Posted by Jack Krebs on March 22, 2005 11:01 PM

In an article in the Wichita Eagle about Intelligent Design network leaders John Calvert and Bill Harris here, it says:

But Krebs, who is vice president of pro-evolution Kansas Citizens for Science, said Calvert refuses to answer some questions about the evidence for intelligent design or about Christians who accept evolution.

“There’s some really fatal flaws in his talk, but being a lawyer, he is used to building a case and won’t answer questions,” Krebs said.

Calvert denied dodging questions.

“If you can show me a question I refused to answer, I’d be happy to answer it,” Calvert said.

Well, good.  Thanks for the offer, John.

Here are some questions I’ve asked John that he’s refused to answer.  I’ll alert him (and the Wichita paper) that the questions are here, and we’ll see if he’s happy enough to answer my questions that he will come here and respond.

[Note: cross-posted to the KCFS forums here]

1. Here is the most important question: 

I shared the stage with John at a luncheon speech at UMKC.  I spoke first, and I concluded with this:

I would like to leave you [John] with one question.  There are millions and millions of people who from a religious point of view do not buy his argument that science is antithetical to theism.  I would hope that you would respond to that.

What do you think about these people who don’t believe that just because science seeks natural explanations it’s inherently materialistic and atheistic?  They don’t believe the theory of evolution teaches their children they’re mere occurences.  They believe that religious beliefs incorporate scientific beliefs about the physical world and other beliefs about meaning, purpose and values.  To put it bluntly, do you think they’re wrong?  How do you respond to this large silent majority of religious people who are being wedged out of the conversation?

John didn’t answer the question then, and he never has as far as I can tell.

Here’s an opportunity, John - what’s your answer to this question?

2.  Also, back in 2001 I sent John and others at the Intelligent Design network the following list of questions in response to their proposal at that time to add Intelligent Design -influenced material to the Kansas science standards.  Not only has John not answered these questions, but I think most of them have not even been addressed by the Intelligent Design movement as a whole.  Maybe, since it’s over four years later, John has some answers now.

from:  Jack Krebs

date:  January 6, 2001

to:  the IDNetwork

John, Jody, and others,

I believe it would be accurate to say that your position is as follows.  (Please correct or improve these statements if necessary.)

1)  science, by adhering to the use of naturalistic explanations only, excludes evidence and arguments for design,

2)  the naturalistic mechanisms of law and chance are insufficient to account for all aspects of biological diversity,

because

3)  certain aspects of biological diversity (most notably “irreducible complexity” and “complex specified information”) can only arise as the result of the activity of an intelligent designing agent,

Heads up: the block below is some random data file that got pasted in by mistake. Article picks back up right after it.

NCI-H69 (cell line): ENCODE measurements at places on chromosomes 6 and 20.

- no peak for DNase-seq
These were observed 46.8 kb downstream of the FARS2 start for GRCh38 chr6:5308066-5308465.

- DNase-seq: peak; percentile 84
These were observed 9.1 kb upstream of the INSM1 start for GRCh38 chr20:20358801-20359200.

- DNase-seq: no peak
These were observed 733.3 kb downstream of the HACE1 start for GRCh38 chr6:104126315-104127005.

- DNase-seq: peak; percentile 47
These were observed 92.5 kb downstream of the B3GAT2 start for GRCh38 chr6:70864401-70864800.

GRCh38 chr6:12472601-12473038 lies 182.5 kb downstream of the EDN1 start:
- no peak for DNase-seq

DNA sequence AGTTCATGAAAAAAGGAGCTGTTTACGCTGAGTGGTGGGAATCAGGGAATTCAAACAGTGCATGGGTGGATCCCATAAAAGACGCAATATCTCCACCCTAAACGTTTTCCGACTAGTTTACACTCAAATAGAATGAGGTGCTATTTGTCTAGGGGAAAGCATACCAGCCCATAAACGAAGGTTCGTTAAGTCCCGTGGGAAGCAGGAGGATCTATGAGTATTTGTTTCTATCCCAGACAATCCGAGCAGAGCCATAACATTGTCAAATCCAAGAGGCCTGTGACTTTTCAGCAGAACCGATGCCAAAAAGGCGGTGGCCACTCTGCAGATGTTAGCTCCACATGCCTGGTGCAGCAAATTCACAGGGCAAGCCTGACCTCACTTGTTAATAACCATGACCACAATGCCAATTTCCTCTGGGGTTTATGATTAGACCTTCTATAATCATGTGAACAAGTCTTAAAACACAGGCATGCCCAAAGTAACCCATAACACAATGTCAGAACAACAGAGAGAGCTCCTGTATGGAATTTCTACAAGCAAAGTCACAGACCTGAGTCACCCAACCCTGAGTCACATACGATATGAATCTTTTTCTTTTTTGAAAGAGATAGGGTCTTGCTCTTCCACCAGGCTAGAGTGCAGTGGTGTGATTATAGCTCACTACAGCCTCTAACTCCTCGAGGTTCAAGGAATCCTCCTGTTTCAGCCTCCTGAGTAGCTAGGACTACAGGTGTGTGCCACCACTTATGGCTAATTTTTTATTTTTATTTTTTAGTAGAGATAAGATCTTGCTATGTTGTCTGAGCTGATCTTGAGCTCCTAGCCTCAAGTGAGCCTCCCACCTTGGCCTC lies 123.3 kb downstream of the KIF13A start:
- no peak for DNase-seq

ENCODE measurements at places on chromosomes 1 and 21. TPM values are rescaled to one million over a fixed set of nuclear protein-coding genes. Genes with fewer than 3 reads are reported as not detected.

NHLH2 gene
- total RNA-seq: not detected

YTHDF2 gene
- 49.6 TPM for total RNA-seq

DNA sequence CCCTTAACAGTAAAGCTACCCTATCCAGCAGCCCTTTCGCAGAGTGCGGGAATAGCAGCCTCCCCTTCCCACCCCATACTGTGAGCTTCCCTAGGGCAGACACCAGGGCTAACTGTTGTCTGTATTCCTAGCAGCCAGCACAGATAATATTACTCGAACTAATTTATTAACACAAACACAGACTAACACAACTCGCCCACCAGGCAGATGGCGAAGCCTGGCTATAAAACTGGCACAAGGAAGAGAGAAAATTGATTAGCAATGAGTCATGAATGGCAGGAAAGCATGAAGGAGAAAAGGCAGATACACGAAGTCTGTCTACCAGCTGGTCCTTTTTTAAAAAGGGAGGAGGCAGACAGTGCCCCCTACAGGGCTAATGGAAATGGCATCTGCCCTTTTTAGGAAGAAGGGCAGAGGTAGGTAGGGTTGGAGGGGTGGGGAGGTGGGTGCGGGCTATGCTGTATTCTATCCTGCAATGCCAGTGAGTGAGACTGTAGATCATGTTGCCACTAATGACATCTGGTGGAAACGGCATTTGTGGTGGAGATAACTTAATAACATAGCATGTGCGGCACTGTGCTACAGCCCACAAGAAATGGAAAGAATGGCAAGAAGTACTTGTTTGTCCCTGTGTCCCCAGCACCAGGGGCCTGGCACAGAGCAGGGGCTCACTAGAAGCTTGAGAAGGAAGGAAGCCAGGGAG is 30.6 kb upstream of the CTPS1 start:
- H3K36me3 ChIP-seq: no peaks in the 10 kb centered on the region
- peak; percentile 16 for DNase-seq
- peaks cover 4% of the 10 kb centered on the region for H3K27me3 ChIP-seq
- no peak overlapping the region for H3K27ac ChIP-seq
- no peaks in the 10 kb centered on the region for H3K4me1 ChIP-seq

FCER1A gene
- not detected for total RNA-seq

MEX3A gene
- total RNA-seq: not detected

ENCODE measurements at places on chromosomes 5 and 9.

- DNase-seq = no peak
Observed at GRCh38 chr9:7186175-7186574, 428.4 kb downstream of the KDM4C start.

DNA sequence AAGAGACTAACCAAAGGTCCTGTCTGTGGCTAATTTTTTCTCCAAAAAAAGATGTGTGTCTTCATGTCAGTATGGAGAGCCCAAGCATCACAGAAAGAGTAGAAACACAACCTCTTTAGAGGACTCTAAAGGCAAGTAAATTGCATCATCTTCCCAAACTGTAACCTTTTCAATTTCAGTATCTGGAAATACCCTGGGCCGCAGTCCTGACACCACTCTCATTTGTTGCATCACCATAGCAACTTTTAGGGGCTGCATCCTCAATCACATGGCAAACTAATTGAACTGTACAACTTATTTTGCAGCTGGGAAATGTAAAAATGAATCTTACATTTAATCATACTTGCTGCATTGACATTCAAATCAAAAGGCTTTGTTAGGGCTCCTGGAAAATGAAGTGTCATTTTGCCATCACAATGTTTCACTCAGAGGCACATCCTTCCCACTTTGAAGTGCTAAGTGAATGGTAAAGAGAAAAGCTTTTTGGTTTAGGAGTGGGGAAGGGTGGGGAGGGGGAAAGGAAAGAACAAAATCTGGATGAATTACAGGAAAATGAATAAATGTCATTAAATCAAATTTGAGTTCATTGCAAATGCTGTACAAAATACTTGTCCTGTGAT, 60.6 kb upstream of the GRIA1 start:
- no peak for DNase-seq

and therefore

4)  the “theory of intelligent design” should be accepted as a legitimate part of science, and included in the public school science curriculum.

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However, as far as I can tell, there *is not* any “theory of intelligent design” that even attempts to describe details as to *how* the theory of ID accounts for those aspects of biological diversity about which it is concerned.  (Nor, for that matter, is there even a consensus opinion as to which particular features of biological diversity the theory of ID applies.)  All that seems to exist in the ID literature is explications of and arguments for the above four points.

And yet you claim that, assuming the definition of science is modified in order to include design as a cause, that ID is a scientifically viable theory.  If ID is to be considered as such a theory, then some details of the theory must be offered for consideration:  what are some hypotheses about what exactly has happened, when it happened, and how it happened?  If design theory is to contribute to science, it surely must aspire to make some concrete statements about how design has interacted with necessity and chance in order to produce life as we know it. 

Therefore, here is a list of questions that arise about “the theory of intelligent design.”  (I first summarize the questions, then provide more detailed explanations later.)

I challenge you and your fellow ID supporters to address these issues.

==================
Summary of questions:

1)  Who is the designer?  (I understand this question is considered unanswerable, but it is the obvious first question.)

2)  *How* is the design implemented?  What are the *mechanisms* by which the designer has caused its design concepts to be become actualized in the world? 

3)  Exactly which phenomena have been designed, and which haven’t.  Has design occurred once, a few times, every time a new species has arisen, or when?  More specifically,

  a)  Is every act of speciation a designed event?

  b)  What happens when a new species (or whatever) is designed.  What aspect of the world is changed, and what would be observed if we could watch the event taking place?

4)  How do you tell which features of the world have been designed, and which haven’t? 

5)  What is the nature of the relationship between design and naturally occurring processes (law and chance)? 

  a)  Can the designer design anything, biological or otherwise, or is the designer constrained in any way?

  b)  Is the designer active all the time, or only periodically?

  c)  Can the designer completely override the effects of law and chance, or does design interact with law and chance in ways that are beyond the designer’s control?

6)  In particular, how are all these questions answered in regards to human beings?  At what time, and in what ways, were humans designed so as to be distinguished from earlier hominids, and in what ways is there an naturalistic, evolutionary connection via common descent with those earlier hominids?